[Pleas of the Crown] The TEMPORAL GOVERNMENT. [held at the Tower.]388

[Pleas of the Crown] The TEMPORAL GOVERNMENT. [held at the Tower.]

Rents, how they shall recover them, &c. All these Questions, with their Answers, were enrolled in the Tower, in the 15th of the same King, before the same Hubert, when there was another Itinerary. Again, the Pleas of the City of London were again held the 28th of the same King Henry, Son of King John, at the Tower, before William de Eboraco, Provost of Beverly, Jeremy of Caxton, and Henry of Bath. Which held from Easter Day for fifteen Days together. There had been no Pleas of London pleaded for eighteen Years past. It was then granted to the Barons of London, that as soon as they ought to begin to plead, they have, without the Gate of the Tower of London, their own Doorkeeper; and the Porter of the Lord the King to be within Doors: and that they have likewise their own Doorkeeper without the Hall Door, when they are to plead, to bring in the Barons and others of the City, who were to plead, and of whom they have Knowlege: and that the Doorkeeper of the Lord the King be within: and that they have their own Serjeants with their Rods.

It is worth seeing what was done at this sitting of the abovesaid Justices Itinerants at the Tower. First, they delivered to the Maior, &c. Chapters concerning what they were to answer concerning the Pleas of the Crown. And here were terrible Retrospections, and Matters long before past and gone, now called to Account. For the old Pleas of the Crown, which had been at another time before the King's Justices, and not determined, which were many, were all called over again; as well as the new Pleas of the Crown, which afterwards arose in Time of Peace. Pleas were also had of those which were in the King's Mercy, (that is, subject to Forfeitures) and which were not: of Dues to King John, the Father of the Lord the King; due both before the War, and after; (and that was a long time before,) and who were the Debtors; and if dead, who their Heirs. Again, Pleas of those who within the Liberty of the City, had maliciously thrown down some Mens Houses, or burnt them, against the King's Peace: Who they were, and whose Houses they were. And if they made Peace together without the King's License. Pleas of Valets and Boys, who are and ought to be in Custody of the King: Whether they were married, or to be married: And if married, To whom? Of the Services of the Lord the King, what they are, and who holds them. Of Churches; what they are, and ought to be, of the King's Donation. Of the Escheats of the Jews; as well of the Tenements of the Jews as Christians: and who holds them. Of Purprestures made upon the King, either on Land or Water, &c. And a great many more Enquiries concerning their Pleas.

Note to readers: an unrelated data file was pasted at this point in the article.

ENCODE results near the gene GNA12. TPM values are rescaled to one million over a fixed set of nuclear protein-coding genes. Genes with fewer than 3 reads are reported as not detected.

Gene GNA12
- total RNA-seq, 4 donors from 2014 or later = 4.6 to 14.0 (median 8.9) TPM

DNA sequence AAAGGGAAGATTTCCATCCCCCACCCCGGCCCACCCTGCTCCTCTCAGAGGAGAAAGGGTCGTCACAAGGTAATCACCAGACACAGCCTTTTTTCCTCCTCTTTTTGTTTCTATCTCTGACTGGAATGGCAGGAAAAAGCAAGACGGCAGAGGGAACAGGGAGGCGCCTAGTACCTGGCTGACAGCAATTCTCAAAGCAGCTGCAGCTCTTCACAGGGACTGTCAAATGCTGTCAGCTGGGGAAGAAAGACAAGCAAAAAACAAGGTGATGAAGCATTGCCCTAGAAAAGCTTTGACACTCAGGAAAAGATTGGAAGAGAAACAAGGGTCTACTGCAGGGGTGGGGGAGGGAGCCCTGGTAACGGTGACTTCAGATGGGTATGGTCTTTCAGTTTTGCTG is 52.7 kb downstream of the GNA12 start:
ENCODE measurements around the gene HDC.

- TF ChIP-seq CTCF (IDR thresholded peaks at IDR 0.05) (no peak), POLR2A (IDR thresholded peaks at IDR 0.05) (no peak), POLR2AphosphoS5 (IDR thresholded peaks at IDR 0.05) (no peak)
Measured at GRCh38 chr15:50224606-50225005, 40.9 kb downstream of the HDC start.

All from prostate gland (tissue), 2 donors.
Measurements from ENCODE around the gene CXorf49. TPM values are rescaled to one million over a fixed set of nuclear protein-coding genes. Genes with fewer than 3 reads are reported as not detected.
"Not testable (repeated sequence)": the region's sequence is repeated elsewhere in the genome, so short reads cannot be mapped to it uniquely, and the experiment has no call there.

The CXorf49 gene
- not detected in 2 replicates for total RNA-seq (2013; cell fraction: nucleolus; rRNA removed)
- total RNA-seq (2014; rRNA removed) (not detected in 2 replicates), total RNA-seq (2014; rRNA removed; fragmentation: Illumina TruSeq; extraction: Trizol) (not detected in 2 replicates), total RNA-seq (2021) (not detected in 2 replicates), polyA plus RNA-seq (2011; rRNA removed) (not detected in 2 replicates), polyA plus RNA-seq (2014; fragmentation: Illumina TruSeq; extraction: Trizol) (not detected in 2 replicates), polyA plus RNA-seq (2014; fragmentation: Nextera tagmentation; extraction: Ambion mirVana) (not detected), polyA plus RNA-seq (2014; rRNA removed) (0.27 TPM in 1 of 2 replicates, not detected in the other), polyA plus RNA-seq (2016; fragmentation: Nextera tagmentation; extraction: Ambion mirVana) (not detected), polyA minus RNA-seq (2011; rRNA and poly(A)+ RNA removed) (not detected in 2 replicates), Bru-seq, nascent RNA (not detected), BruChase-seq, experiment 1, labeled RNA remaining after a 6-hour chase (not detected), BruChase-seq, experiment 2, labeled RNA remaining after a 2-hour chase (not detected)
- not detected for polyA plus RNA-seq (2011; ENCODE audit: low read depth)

What was done by the King's Justices, 8 H. 3. Anno 1244.

Concerning these, if it might be proved, that it was not so used in the Times of former Kings, all the Barons were in the King's Mercy; that is, at his Mercy to fine them as he pleased. And so the Chapters were delivered them.

The third Day, according to the Custom, the Barons came and answered. And Simon Fitzmary [one of the Aldermen] came and offered to the Lord the King an hundred Marks; so that the Pleas of the City might be held and pleaded as they were pleaded in the Time of King Richard and King John. And they were admitted. And he [Simon Fitzmary] putteth all his Goods in Pledge of the said hundred Marks.

Then came the Maior; and he and the Aldermen answered concerning the old Pleas of the Crown before mentioned.

The Kings of England would sometimes send their Justices to sit upon these Pleas of the Crown, in some Displeasure conceived against the City, or some of its Members. And the Justices would be very captious in watching for Advantages to mulct or imprison them, or to take away the Charter.

And the Citizens in insisting upon their Liberties, would sometimes speak so plain, that it drew them into Danger, and their Liberties too. As it happened at the said Pleas of the Crown 28 Hen. III. when one John de Coudres, [some public Officer, as it seems, of the City] had said before the King's Justices, That the Liberties of the City, and the Life and Limbs of the Citizens, [which related to the Pleas of the Crown] ought to be equally regarded. The Justices concluded, that the King must be spoke with upon this. And he was arrested by the King's Commandment at the Tower of London. After, at the Petition of the Citizens, the King delivered the said John to them by Bail, under Danger of all their Liberties that they had, to have him before the King at his Pleasure; thence to answer to our Lord the King. And so he was set at Liberty.]

Citizens speak home for their Liberties.

Pari passu ambulent.